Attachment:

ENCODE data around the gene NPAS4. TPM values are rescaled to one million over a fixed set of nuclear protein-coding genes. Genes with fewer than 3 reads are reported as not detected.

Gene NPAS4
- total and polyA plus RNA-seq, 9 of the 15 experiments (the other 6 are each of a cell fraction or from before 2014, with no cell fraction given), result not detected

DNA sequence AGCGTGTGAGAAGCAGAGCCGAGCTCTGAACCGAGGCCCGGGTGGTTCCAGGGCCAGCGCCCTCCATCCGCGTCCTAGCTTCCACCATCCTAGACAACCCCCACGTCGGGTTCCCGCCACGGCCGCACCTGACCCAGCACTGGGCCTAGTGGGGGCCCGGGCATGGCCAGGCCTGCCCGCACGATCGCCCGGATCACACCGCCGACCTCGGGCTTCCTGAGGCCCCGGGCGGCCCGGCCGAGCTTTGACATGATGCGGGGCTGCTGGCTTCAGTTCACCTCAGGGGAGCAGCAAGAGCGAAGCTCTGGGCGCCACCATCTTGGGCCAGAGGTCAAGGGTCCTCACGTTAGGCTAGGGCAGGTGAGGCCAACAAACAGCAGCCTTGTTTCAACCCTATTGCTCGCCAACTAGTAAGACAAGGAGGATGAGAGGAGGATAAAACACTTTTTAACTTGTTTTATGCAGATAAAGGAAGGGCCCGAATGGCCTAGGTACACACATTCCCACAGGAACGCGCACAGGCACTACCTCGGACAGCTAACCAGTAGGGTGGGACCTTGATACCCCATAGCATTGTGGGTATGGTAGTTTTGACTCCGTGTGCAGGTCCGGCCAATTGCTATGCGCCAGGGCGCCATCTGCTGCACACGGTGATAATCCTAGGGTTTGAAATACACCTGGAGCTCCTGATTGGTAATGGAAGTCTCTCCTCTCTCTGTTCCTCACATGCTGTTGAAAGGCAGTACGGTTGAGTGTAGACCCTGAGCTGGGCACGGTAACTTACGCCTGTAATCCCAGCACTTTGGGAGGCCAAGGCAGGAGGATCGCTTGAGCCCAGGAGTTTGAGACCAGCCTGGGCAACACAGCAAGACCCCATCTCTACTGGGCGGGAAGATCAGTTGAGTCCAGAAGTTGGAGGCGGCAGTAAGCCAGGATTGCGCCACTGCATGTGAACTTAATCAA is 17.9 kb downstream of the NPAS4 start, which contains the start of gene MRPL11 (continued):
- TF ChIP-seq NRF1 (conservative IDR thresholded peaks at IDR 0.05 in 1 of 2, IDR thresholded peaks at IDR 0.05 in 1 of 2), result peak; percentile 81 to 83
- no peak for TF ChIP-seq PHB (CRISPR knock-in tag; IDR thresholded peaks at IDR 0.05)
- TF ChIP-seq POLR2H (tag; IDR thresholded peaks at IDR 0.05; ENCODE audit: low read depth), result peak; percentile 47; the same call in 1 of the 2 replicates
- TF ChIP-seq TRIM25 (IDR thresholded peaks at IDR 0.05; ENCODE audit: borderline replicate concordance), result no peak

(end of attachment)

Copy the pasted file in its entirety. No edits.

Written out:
ENCODE data around the gene NPAS4. TPM values are rescaled to one million over a fixed set of nuclear protein-coding genes. Genes with fewer than 3 reads are reported as not detected.

Gene NPAS4
- total and polyA plus RNA-seq, 9 of the 15 experiments (the other 6 are each of a cell fraction or from before 2014, with no cell fraction given), result not detected

DNA sequence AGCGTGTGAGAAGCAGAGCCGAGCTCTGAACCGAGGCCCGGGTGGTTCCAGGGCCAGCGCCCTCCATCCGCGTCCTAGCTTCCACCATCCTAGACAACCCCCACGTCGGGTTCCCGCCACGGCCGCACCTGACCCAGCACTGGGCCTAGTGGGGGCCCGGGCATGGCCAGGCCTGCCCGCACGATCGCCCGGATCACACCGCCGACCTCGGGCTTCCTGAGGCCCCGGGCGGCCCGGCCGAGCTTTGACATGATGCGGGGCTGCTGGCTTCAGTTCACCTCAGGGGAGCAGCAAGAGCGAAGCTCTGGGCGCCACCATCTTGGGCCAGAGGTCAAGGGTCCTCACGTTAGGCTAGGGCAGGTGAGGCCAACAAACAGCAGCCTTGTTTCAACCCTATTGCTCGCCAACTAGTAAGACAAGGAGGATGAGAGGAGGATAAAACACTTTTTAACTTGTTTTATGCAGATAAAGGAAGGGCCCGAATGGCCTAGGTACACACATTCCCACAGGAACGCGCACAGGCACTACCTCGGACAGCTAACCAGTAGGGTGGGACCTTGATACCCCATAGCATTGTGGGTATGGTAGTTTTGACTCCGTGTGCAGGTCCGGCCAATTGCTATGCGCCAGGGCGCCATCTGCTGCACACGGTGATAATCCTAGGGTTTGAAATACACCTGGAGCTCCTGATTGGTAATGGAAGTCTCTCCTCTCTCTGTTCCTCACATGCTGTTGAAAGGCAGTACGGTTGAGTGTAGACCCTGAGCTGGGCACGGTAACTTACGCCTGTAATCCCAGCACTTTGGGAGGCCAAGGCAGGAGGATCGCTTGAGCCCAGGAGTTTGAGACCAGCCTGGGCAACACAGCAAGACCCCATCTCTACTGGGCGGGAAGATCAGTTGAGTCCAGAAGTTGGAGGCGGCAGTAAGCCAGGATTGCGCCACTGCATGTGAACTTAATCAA is 17.9 kb downstream of the NPAS4 start, which contains the start of gene MRPL11 (continued):
- TF ChIP-seq NRF1 (conservative IDR thresholded peaks at IDR 0.05 in 1 of 2, IDR thresholded peaks at IDR 0.05 in 1 of 2), result peak; percentile 81 to 83
- no peak for TF ChIP-seq PHB (CRISPR knock-in tag; IDR thresholded peaks at IDR 0.05)
- TF ChIP-seq POLR2H (tag; IDR thresholded peaks at IDR 0.05; ENCODE audit: low read depth), result peak; percentile 47; the same call in 1 of the 2 replicates
- TF ChIP-seq TRIM25 (IDR thresholded peaks at IDR 0.05; ENCODE audit: borderline replicate concordance), result no peak